To be a hardcore Atari 2600 fan means constantly defending the console against the same old stupid complaints over graphics and sound and Pac-Man and E.T. and so on and so forth, even among fellow classic gamers. However, most classic gamers will at least concede the importance of the system to the history of video games and that it was a platform for some eminently playable games that hold up to this day. No one is under the delusion that the Atari 2600 compares directly with today’s gaming technology. For goodness’ sake, the system was cutting-edge for barely a few months after it was released; the Bally Astrocade quickly bested it for graphics and once the Intellivision came out in 1980 it was clear the VCS was never going to be a graphical wunderkind.
The problem comes when people who weren’t even around at the time the 2600 was being produced throw shade at its legacy. This review really pissed me off. First of all, the title — Playing old Atari games in HD isn’t as great as you think — led me to believe it was a technical review of the plug and play’s HD capacity. This is valuable information for me because my Colecovision Flashback looked absolutely atrocious on our HD television; my wife even bought me a cheap CRT in order to play the thing on.
The review didn’t even touch on that. Instead, we get two chortling millennials basically saying “This is old and the graphics suck” for four minutes. Now, I understand it’s the nature of youth to crap on the old, but I’ve always felt it to be kind of a generational bitch move. I never even really understood it when I was a young person; I’ve generally always been willing to give a wide range of music, movies and literature a chance regardless of age.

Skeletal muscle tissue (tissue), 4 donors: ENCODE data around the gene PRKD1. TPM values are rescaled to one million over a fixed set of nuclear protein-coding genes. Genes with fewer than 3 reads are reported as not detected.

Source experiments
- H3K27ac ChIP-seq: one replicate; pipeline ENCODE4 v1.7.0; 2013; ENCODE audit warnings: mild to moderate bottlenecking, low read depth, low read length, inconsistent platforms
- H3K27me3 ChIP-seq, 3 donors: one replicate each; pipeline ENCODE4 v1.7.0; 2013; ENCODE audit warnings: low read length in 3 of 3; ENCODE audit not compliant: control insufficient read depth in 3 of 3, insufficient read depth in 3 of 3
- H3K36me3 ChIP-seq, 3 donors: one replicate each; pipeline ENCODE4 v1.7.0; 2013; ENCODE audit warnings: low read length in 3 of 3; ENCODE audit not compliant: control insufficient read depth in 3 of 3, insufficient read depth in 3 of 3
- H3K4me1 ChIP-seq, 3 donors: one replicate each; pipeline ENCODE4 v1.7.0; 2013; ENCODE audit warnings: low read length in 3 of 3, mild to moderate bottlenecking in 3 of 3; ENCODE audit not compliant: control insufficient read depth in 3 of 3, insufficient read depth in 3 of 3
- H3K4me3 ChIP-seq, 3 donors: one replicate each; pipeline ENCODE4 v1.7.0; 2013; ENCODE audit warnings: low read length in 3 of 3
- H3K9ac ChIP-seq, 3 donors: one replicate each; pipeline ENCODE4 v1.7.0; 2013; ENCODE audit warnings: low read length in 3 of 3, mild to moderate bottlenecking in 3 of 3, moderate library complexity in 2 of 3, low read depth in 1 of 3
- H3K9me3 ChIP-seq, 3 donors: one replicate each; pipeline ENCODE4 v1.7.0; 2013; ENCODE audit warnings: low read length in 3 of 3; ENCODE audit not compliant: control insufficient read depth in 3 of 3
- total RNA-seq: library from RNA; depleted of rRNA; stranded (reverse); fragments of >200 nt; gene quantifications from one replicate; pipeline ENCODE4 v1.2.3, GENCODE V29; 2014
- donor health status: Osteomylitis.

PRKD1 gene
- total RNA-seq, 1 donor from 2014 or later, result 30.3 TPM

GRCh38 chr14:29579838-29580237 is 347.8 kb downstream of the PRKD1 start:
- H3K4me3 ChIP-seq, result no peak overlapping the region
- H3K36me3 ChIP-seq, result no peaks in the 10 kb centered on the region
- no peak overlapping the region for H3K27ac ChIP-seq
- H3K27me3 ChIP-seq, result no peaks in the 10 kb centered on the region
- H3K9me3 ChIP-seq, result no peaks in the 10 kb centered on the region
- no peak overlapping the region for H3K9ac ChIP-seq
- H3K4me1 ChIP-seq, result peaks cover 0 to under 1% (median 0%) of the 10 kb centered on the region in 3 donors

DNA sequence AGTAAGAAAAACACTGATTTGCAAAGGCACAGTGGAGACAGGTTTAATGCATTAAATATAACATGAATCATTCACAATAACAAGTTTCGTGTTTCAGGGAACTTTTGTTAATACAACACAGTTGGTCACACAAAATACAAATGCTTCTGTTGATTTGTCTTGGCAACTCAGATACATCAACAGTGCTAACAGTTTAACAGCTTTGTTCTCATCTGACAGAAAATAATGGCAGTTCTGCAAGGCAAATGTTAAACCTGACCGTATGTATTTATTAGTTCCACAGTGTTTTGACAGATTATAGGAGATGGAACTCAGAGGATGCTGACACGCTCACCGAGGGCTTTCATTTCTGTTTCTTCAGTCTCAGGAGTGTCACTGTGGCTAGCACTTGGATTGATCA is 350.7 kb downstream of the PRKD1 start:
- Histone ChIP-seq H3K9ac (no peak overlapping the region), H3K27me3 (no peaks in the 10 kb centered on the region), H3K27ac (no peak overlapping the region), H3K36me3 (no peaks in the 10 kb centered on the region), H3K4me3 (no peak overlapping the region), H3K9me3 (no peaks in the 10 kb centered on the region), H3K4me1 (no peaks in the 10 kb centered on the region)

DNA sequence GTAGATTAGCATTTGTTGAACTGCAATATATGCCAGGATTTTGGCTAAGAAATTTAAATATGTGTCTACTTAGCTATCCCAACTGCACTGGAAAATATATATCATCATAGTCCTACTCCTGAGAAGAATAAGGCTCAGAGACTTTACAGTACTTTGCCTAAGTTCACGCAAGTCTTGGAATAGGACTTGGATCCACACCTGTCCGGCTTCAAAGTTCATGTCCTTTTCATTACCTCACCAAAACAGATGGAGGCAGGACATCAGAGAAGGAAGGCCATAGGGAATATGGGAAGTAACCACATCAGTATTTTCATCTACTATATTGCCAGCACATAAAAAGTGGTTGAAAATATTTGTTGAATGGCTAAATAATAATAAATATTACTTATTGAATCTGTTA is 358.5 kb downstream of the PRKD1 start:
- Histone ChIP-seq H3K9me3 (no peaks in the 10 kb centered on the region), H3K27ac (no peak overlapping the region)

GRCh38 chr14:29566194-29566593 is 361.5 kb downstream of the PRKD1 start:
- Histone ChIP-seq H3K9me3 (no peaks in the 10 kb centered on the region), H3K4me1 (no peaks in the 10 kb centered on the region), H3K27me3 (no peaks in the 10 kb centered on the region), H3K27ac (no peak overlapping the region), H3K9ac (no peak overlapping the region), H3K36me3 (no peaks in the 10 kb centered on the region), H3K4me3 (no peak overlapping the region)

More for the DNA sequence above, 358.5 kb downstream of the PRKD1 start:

For the record, I am not one of those middle-aged millennial haters. There is much I admire about the younger generation. I am not one of those old farts who gets online calling them “cucks” and “social justice warriors.” Millennials often bring up uncomfortable social realities that older people do not want to discuss or, often, even solve. I don’t always care for their tastes in music, fashion or (sometimes) video games, but generally they’re alright by me. But start dissing my favourite stuff without any real critical thinking (that’s a key distinction — everything is fair game for criticism) and I’ll knock you down in a hurry.
As for the Atari Flashback 8 Gold itself, it looks pretty good. There are some cool new features such as rewinding your game. Like all the Flashbacks, I think it’s a cool toy, but I wouldn’t feel comfortable using one in any high score competition because a number of these extra features (pausing, rewinding, etc.) can offer an advantage over competitors playing with actual hardware. (Mind you, I believe the Stella emulator — which I use — offers pausing but I never use that feature in competition.) Anyway, that’s just my personal choice.
Hope you didn’t mind the rant. Stay tuned for a new set of reviews in a few days.